The Institute for Social Accountability and the Centre for Enhanced Democracy and Good governance pointed out that legislators need to align CDF with to the sub-county and not the constituency as a unit of development to accommodate devolution.
TISA National Coordinator Wanjiru Gikonyo says the bill should further be amended to enable the public have more say in the way the funds are used.
“The bill is unconstitutional and fails to incorporate key principles of inter-governmental relations and subsidiary. We therefore support its invalidation should take effect. We call for a termination of the Constituency Development Fund in line with the court deadline of February 20, 2016,” she said.
Gikonyo indicated that the bill not recognise the principal of separation of powers as stipulated in the Constitution.
“The National Government through the Cabinet Secretary, Ministry of Devolution and Planning and Cabinet Secretary Treasury should establish a transition mechanism,” she stated.
“This should ensure a full audit of the CDF and transfer of its projects. This should ensure the involvement of the county governments which will take up most of the CDF projects. Ensure the involvement of civil society and citizens for social accountability purposes.”
Gikonyo further stated that an alternative fund should be established to direct the Sh33billion CDF to go towards the establishment of County Policing Authorities and community policing to support in the country.
She also called on the disbandment of the present CDF Board, in light of the Auditor General remarks that 30 constituencies are not able to account for over Sh200 million.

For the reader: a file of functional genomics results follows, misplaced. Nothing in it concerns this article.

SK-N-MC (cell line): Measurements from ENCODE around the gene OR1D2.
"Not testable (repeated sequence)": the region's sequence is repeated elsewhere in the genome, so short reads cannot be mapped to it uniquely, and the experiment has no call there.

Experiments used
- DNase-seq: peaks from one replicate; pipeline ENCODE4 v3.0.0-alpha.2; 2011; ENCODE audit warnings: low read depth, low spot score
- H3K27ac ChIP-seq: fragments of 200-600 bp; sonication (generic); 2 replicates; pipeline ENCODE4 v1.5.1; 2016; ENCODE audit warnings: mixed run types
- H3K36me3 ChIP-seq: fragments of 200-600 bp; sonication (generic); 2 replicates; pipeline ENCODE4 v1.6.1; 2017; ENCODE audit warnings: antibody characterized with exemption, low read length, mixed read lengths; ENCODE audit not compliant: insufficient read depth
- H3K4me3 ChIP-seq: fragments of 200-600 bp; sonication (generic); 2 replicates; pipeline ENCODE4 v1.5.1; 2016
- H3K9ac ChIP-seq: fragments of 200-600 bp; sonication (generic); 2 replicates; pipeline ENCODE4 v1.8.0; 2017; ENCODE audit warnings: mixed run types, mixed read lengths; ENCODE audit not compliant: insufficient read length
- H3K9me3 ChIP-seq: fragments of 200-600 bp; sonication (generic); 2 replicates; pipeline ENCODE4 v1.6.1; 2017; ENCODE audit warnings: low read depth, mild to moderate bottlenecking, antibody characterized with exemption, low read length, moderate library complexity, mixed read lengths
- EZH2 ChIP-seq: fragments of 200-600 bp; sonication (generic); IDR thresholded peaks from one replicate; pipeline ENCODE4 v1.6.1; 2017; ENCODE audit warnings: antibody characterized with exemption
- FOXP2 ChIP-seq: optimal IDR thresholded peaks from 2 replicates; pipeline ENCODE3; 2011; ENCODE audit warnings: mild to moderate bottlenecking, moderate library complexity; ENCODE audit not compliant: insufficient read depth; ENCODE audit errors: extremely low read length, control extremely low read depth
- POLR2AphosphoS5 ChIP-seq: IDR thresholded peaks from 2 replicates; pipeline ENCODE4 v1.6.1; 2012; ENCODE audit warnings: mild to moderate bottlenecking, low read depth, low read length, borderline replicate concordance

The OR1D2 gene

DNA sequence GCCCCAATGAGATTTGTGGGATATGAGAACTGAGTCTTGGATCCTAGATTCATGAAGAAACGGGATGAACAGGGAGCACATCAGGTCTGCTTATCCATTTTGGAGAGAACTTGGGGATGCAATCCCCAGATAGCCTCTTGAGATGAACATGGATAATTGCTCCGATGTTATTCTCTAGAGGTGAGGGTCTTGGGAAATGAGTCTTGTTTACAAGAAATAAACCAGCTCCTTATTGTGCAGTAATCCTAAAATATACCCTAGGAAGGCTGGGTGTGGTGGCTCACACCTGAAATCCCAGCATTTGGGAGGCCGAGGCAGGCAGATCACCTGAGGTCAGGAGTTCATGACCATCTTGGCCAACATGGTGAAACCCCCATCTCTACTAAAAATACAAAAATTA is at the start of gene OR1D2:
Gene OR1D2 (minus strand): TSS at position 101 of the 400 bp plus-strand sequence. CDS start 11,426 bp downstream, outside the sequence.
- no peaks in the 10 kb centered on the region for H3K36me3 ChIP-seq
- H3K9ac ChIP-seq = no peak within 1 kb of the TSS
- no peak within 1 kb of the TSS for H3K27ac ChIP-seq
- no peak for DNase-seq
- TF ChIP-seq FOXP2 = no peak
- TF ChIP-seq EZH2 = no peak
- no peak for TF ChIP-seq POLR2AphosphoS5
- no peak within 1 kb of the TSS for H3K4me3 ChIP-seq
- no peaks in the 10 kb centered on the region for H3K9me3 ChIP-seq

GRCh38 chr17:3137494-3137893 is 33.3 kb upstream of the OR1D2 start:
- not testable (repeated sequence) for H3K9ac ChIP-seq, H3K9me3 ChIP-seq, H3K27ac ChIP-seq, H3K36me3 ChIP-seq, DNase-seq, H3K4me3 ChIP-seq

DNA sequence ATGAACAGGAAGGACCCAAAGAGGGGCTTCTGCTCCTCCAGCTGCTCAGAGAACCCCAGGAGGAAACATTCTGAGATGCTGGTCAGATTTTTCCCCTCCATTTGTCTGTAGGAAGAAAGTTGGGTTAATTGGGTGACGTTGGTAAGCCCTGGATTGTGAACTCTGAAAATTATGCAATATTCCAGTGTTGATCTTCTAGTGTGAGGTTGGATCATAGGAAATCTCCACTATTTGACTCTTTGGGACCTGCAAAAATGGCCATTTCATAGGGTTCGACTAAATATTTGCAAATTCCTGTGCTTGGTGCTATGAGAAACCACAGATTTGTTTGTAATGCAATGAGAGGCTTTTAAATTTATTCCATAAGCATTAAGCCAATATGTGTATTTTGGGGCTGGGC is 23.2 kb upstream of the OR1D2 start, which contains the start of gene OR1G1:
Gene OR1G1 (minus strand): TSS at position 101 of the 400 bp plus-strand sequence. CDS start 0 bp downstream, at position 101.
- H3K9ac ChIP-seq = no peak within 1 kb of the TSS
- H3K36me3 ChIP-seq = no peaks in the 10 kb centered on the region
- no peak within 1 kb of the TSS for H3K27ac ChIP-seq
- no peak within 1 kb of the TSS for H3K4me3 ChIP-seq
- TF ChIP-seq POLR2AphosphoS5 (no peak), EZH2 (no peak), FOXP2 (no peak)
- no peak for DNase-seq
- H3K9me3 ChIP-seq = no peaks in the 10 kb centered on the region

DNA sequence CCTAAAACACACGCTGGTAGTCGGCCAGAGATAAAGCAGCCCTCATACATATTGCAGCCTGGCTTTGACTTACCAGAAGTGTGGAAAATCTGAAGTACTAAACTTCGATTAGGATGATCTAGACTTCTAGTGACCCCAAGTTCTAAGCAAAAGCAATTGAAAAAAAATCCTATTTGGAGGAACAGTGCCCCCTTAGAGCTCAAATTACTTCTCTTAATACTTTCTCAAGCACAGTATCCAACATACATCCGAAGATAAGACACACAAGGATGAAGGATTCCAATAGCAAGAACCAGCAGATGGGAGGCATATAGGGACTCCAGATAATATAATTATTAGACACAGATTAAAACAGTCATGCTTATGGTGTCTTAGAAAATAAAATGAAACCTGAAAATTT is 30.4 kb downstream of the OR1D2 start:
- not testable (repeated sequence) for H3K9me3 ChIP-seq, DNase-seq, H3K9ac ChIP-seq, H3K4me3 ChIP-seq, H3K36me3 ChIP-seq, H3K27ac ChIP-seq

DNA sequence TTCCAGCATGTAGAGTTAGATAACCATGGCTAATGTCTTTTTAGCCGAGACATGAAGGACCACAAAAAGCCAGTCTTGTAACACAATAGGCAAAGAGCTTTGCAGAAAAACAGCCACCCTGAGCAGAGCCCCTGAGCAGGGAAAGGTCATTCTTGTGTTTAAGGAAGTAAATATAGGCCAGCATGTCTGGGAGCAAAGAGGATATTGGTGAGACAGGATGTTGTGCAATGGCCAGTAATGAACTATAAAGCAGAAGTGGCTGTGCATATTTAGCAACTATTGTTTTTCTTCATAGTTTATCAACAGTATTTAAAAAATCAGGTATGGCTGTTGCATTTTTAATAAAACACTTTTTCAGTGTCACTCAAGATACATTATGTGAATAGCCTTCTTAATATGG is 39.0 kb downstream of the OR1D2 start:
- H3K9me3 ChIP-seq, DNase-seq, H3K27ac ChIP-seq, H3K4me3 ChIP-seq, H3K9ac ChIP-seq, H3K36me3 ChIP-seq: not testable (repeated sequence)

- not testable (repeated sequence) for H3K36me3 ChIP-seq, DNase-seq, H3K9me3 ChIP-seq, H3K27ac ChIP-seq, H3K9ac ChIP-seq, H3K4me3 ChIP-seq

“We also note that the CDF Board is also not properly constituted as the Chief Executive Officer is holding office in an acting capacity. Further, an audit report prepared by the Auditor General’s office in 2013 raised substantive queries about the financial probity of the CEO,” she stated.
The High Court had initially declared the CDF Act unconstitutional and therefore invalid, but gave the government 12 months to make the necessary amendments failure to which it will be nullified.
Legislators had however ignored the observations by the lobby groups and voted for the new Bill, which allows them to appoint citizens-project oversight committees in a bid to regulate the constituency funds.
The court also noted that by giving the grace period, it would allow for the budget cycle to run without being interfered with.
TISA and CEDGG had filed a petition challenging the constitutionality of the CDF Amendment Act, 2013.
A three-judge bench of Justices Isaac Lenaola, David Majanja and Mumbi Ngugi has been hearing the case.
The petition was filed on the grounds that the CDF Act was undermining devolution by infringing on the principle of separation of power and public finance.